In 2010, between a quarter and half of all newborn deaths occurred within the first 24 hours after birth. Many of these deaths were in babies born too early and too small, babies with infections, or babies asphyxiated around the time of delivery. Labour, birth and the immediate postnatal period are the most dangerous time for both newborn babies and their mothers.

The most common causes of death in children under-five are:

  • Birth asphyxia, failure to initiate and sustain breathing at birth, which accounts for about a quarter of all newborn deaths across the world. Effective resuscitation at birth can prevent a large proportion of these deaths.
  • Pneumonia, the prime cause of death in children under five. The major risk factors include malnutrition and indoor air pollution. Measures to prevent it include vaccination and breastfeeding, and children who suffer from pneumonia need access to antibiotics and oxygen.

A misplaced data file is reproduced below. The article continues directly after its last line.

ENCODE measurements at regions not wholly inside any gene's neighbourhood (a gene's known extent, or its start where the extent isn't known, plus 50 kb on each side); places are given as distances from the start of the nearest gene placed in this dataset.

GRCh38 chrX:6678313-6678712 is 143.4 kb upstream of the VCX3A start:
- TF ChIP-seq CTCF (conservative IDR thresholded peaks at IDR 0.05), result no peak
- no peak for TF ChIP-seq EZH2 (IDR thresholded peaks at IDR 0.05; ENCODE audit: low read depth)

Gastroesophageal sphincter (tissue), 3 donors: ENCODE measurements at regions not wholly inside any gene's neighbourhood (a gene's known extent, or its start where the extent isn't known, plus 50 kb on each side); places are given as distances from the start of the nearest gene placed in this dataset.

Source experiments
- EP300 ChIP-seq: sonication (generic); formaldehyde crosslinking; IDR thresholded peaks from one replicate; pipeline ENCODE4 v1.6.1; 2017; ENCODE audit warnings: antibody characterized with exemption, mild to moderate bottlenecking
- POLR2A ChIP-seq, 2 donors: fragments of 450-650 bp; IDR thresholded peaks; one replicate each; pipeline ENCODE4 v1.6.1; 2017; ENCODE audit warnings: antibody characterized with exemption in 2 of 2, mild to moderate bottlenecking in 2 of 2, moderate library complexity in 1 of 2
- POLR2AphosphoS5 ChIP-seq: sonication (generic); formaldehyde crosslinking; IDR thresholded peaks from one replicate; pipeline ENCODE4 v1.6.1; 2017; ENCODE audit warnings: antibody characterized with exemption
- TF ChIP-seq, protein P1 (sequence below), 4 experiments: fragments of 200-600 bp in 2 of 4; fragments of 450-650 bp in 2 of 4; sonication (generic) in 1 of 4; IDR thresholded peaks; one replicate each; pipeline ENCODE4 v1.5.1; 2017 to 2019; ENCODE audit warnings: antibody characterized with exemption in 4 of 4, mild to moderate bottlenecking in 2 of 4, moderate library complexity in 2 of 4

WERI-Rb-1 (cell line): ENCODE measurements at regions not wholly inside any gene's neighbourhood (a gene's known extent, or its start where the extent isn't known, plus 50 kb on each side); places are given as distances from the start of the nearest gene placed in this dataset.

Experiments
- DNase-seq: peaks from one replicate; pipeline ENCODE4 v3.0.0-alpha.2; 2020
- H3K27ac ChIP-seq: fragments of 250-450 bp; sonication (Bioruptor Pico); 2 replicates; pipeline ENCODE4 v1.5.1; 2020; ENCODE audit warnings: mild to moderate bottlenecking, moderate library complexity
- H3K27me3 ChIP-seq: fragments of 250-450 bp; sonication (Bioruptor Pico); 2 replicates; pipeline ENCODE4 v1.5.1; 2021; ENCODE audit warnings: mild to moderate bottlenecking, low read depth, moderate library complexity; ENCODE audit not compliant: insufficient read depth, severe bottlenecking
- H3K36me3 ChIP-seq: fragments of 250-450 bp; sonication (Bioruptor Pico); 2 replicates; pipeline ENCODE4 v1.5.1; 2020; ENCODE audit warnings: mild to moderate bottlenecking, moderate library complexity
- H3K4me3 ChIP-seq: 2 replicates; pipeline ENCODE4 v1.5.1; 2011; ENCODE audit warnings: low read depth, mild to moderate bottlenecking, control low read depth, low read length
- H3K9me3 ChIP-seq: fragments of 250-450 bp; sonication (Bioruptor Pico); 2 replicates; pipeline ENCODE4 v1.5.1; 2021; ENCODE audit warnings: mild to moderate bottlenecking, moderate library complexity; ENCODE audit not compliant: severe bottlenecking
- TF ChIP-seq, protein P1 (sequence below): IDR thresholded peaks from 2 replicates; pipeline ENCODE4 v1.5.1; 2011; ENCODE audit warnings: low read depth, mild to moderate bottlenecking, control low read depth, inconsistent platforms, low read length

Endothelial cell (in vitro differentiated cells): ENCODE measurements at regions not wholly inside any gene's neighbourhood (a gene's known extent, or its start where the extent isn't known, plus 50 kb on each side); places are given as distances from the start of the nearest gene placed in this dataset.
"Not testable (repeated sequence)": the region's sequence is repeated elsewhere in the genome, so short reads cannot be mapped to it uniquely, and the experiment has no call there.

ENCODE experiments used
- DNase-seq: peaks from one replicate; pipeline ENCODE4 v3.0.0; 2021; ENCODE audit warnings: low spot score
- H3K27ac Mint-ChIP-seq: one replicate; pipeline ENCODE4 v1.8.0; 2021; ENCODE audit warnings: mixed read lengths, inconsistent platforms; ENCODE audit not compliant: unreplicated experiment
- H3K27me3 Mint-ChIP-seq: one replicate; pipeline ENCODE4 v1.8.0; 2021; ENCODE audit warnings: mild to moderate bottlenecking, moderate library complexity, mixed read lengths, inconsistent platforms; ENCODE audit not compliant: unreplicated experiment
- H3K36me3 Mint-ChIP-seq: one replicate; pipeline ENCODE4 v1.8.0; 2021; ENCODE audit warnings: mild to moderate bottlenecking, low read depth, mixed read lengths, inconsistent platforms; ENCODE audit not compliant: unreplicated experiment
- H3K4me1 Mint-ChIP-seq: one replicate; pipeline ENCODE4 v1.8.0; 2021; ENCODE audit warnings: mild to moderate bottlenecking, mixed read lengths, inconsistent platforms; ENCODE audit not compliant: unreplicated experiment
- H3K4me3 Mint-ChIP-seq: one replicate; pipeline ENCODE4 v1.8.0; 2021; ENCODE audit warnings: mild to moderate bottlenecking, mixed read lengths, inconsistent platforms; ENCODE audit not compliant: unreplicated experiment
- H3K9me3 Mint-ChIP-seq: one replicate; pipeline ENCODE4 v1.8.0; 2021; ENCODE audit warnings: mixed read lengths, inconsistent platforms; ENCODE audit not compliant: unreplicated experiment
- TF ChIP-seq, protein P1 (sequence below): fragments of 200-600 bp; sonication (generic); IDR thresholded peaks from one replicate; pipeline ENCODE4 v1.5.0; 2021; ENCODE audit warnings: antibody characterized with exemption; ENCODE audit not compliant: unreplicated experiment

• Pre-term birth complications– pre-term birth is rising in most countries, and is now the second leading cause of death globally for children under five, after pneumonia. Low-birth-weight babies are more likely to survive if they are kept warm by skin-to-skin contact with the mother.
  • Diarrhoeal diseases, which are a major cause of sickness and death among children in developing countries. Breastfeeding helps prevent diarrhoea among young children and treatment with oral rehydration salts combined with zinc supplements is safe, cost-effective, and saves lives.
  • Malaria, which kills one child every minute. Insecticide-treated bed nets prevent transmission and increase child survival.
  • Measles, which is a leading cause of childhood mortality. Measles can be completely prevented with two doses of a safe, effective and inexpensive vaccine but in many developing countries, poverty, poor health systems and a lack of information can make it difficult for families to secure preventative vaccinations for each of their children.
  • Malnutrition, which makes children more vulnerable to severe diseases, is an underlying factor in about one-third of all child deaths.

Most babies and infants could survive these threats and thrive if they had access to simple, affordable interventions.